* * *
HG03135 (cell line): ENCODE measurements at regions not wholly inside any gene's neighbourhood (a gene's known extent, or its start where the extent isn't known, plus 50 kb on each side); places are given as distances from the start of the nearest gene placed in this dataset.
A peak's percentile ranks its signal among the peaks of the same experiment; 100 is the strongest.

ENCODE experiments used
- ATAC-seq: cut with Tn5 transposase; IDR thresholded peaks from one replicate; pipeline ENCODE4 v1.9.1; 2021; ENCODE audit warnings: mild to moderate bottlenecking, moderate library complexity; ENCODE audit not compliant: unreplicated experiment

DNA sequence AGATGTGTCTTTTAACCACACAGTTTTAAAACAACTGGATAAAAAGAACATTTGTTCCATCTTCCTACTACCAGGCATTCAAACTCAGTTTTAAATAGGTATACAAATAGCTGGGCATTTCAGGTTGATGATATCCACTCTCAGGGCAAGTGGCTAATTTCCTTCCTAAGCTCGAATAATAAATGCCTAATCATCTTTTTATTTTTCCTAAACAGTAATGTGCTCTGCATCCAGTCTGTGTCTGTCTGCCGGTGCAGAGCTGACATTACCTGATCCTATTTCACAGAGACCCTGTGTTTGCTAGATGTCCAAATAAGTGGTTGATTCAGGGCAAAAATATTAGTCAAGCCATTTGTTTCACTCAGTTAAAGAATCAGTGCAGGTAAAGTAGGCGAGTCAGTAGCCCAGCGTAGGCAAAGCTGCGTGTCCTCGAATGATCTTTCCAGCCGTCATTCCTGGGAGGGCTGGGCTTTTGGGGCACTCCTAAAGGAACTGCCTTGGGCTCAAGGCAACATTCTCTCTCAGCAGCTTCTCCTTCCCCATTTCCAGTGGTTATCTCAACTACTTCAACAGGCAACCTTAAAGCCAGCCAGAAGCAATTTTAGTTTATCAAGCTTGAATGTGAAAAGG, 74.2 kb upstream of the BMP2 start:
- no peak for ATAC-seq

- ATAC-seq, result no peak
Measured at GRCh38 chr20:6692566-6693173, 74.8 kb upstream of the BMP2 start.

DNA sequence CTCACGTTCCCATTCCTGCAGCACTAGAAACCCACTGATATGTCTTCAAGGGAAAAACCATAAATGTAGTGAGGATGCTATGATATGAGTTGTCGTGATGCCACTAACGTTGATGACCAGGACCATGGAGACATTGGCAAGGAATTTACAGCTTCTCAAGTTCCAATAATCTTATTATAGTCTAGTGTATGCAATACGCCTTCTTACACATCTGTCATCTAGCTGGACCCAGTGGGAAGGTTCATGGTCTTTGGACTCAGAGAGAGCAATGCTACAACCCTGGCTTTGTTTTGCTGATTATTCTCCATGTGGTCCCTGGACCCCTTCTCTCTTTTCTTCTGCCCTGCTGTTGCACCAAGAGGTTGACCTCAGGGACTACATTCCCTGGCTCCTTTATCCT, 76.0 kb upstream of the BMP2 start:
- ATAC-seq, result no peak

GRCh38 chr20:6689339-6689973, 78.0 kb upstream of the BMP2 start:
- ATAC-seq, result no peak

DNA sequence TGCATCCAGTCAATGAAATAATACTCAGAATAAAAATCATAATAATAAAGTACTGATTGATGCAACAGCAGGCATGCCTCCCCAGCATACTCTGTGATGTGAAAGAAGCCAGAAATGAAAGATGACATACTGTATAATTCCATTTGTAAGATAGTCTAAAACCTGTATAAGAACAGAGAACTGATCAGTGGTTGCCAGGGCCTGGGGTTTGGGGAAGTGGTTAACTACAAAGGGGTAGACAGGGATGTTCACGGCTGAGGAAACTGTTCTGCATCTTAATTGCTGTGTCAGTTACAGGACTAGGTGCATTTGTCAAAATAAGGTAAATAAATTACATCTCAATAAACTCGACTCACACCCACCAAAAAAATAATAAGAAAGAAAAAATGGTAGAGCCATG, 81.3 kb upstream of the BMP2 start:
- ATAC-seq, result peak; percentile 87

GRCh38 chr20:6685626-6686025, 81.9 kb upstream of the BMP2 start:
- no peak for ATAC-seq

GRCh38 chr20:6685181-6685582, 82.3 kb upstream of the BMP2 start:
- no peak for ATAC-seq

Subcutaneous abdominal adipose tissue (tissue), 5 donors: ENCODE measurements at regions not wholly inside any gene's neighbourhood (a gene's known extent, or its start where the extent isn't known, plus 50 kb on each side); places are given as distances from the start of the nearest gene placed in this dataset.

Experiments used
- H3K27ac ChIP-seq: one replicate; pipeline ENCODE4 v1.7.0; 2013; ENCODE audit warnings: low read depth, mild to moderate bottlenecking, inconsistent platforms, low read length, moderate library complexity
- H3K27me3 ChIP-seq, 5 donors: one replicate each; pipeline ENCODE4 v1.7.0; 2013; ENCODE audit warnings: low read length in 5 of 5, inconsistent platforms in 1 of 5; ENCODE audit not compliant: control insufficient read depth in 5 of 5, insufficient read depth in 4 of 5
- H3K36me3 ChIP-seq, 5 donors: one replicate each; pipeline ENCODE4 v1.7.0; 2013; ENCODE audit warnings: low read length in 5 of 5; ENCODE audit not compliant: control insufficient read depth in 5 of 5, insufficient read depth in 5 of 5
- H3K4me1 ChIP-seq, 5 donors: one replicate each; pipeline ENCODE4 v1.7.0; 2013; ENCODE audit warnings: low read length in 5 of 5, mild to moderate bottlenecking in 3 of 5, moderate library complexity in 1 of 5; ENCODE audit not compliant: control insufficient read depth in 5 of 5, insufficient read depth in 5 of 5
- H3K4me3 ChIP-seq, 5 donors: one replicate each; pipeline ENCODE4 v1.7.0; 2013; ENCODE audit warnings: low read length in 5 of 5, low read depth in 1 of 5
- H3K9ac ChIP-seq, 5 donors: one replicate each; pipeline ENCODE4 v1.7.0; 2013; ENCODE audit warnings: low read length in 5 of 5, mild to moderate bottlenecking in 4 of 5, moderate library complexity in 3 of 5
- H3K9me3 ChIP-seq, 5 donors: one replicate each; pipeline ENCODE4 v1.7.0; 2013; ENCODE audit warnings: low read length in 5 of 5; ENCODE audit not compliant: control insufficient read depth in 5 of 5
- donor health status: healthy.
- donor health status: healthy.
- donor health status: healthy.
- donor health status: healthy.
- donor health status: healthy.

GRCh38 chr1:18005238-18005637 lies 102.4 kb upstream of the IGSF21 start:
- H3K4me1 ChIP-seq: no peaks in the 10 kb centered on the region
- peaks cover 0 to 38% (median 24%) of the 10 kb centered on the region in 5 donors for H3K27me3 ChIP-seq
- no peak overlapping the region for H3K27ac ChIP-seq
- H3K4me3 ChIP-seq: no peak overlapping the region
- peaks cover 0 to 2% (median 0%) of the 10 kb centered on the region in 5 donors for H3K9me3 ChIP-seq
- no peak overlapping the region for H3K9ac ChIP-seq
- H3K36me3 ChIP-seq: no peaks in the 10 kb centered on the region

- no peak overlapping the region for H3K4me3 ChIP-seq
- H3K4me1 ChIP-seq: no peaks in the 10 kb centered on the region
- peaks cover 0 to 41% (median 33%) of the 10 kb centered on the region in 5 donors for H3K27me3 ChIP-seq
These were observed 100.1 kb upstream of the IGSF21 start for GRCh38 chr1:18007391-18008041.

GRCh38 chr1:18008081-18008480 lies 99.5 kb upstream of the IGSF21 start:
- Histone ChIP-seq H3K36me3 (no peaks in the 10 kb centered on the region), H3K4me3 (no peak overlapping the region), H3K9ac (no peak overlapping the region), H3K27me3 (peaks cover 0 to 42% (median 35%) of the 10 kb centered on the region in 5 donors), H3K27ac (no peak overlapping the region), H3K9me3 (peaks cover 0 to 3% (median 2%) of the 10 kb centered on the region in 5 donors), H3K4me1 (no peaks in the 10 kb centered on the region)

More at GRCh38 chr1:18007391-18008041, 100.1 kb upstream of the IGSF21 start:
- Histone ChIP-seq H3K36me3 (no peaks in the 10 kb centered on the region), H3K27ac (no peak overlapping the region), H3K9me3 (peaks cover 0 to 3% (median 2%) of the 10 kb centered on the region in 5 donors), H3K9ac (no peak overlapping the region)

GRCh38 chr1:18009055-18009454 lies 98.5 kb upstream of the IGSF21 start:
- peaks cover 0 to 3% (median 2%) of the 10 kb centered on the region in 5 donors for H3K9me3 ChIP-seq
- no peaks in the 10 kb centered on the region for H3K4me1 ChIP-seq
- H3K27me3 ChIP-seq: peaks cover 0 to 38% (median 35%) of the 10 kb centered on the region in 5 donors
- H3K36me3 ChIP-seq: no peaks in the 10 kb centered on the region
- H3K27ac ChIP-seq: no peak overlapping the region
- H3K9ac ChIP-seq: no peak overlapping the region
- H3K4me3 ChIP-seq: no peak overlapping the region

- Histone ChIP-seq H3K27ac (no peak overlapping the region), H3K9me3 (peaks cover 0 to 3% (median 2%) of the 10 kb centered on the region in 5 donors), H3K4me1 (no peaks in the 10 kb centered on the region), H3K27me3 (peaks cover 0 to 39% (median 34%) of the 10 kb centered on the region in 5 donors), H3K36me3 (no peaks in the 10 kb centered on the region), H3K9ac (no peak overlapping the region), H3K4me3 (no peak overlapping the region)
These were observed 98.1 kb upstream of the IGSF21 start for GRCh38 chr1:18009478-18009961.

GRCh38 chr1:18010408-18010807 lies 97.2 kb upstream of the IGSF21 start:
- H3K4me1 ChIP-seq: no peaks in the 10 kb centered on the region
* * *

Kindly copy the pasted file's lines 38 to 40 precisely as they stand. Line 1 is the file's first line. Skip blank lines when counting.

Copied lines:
- peaks cover 0 to 2% (median 0%) of the 10 kb centered on the region in 5 donors for H3K9me3 ChIP-seq
- no peak overlapping the region for H3K9ac ChIP-seq
- H3K36me3 ChIP-seq: no peaks in the 10 kb centered on the region